Valley View Rolls Out the Red CarpetGAMING: Casino Raises Its Stakes With Additional Slot Machines, Newer Hotel Monday, February 6, 2012
Bruce Howard, general manager of the casino and hotel, said the business’ core competency is offering value to its customers. Valley View advertising is not complete without mentioning that its slot machines are “certified loose” by an industry magazine.
The venue also touts its food service, particularly its lobster buffet. Valley View buys 600,000 pounds of lobster and 200,000 pounds of crab per year, a spokeswoman said.
The lobster buffet is a “calling card” for Valley View, said Dennis Conrad, president of Raving Consulting Co. of Reno, Nev. “Not many places do what I would call a signature promotion,” Conrad said. The Golden Gate Hotel & Casino in Las Vegas has its shrimp cocktail, he said, while the Ellis Island Casino & Brewery in Las Vegas has its inexpensive steak dinner.
“I’m going to assume they lose money on the lobster buffet,” Conrad said regarding Valley View. “It’s a loss leader.”
Valley View also encourages people to join its Players Club, which allows for joint marketing opportunities and discounts on certain merchants’ products. A colored light system on each slot machine lets floor staff know whether a visitor is playing with a loyalty card. If the light is green, the visitor is a member. If it’s red, the floor staff can talk up the benefits of joining.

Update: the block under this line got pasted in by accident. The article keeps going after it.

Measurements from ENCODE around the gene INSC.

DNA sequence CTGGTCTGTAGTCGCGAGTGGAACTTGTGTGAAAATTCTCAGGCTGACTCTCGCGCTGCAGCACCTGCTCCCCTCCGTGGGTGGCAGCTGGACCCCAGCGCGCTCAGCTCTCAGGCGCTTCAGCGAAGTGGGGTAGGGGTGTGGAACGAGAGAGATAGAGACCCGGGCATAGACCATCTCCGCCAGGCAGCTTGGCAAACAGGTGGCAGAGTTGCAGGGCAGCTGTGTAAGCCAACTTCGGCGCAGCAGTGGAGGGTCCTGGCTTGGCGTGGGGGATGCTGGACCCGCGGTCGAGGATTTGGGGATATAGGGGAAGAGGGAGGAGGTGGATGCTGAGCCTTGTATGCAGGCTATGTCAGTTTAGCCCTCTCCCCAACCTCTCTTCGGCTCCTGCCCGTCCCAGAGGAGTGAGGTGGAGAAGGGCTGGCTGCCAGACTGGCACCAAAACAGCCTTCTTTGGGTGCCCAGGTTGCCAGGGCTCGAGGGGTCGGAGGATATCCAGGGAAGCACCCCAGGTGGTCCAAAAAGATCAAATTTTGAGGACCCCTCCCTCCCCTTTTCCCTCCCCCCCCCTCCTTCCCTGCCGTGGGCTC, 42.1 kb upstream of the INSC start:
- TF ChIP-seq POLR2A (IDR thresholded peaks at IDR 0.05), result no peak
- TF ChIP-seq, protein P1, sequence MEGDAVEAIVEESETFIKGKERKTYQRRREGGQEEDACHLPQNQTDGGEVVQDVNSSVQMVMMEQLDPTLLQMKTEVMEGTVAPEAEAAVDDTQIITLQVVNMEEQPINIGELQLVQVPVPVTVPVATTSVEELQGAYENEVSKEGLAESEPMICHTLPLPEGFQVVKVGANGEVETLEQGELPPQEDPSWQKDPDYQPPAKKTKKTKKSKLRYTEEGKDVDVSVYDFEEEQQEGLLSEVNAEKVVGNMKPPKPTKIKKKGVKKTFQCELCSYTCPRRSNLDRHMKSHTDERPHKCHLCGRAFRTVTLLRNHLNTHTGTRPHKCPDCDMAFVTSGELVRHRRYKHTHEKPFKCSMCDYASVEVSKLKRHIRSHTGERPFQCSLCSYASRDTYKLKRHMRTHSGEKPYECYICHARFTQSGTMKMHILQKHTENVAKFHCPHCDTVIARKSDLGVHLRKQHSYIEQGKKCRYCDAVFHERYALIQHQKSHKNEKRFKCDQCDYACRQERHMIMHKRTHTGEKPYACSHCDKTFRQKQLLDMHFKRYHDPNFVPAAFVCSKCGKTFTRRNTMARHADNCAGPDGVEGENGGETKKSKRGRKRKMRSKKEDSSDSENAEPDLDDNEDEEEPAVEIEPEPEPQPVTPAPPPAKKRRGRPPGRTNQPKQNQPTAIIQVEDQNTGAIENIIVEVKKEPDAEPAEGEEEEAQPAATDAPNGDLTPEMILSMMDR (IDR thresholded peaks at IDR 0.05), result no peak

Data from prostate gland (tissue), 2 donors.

Satisfying Repeat Customers
Customers tend to come back. Howard said the average customer makes the trip to Valley View 27 times a year. Valley View gets them back by being clean, safe and friendly, Howard said.
It also gets them back by fighting for attention in a crowded field. San Diego County’s casinos are not shy about publicizing themselves. And north of the county line there are casinos that exceed the once-standard limit of 2,000 slot machines.
To spread its name further, Valley View struck a naming rights deal on the 13,500-seat indoor arena in San Diego’s Midway district in the fall of 2010. The deal runs five years with an option to renew. Terms were not disclosed; in 2010, the deal was estimated to be worth at least $1.5 million.
Getting the naming rights “has been fantastic for us,” said Navarro, adding that Valley View Casino Center has “established us with name recognition in the heart of San Diego.” Not only did the deal create a partnership with venue operator AEG, Navarro said it helped the gaming company establish relationships with other sports arena stakeholders, including the City of San Diego and the Hahn family.
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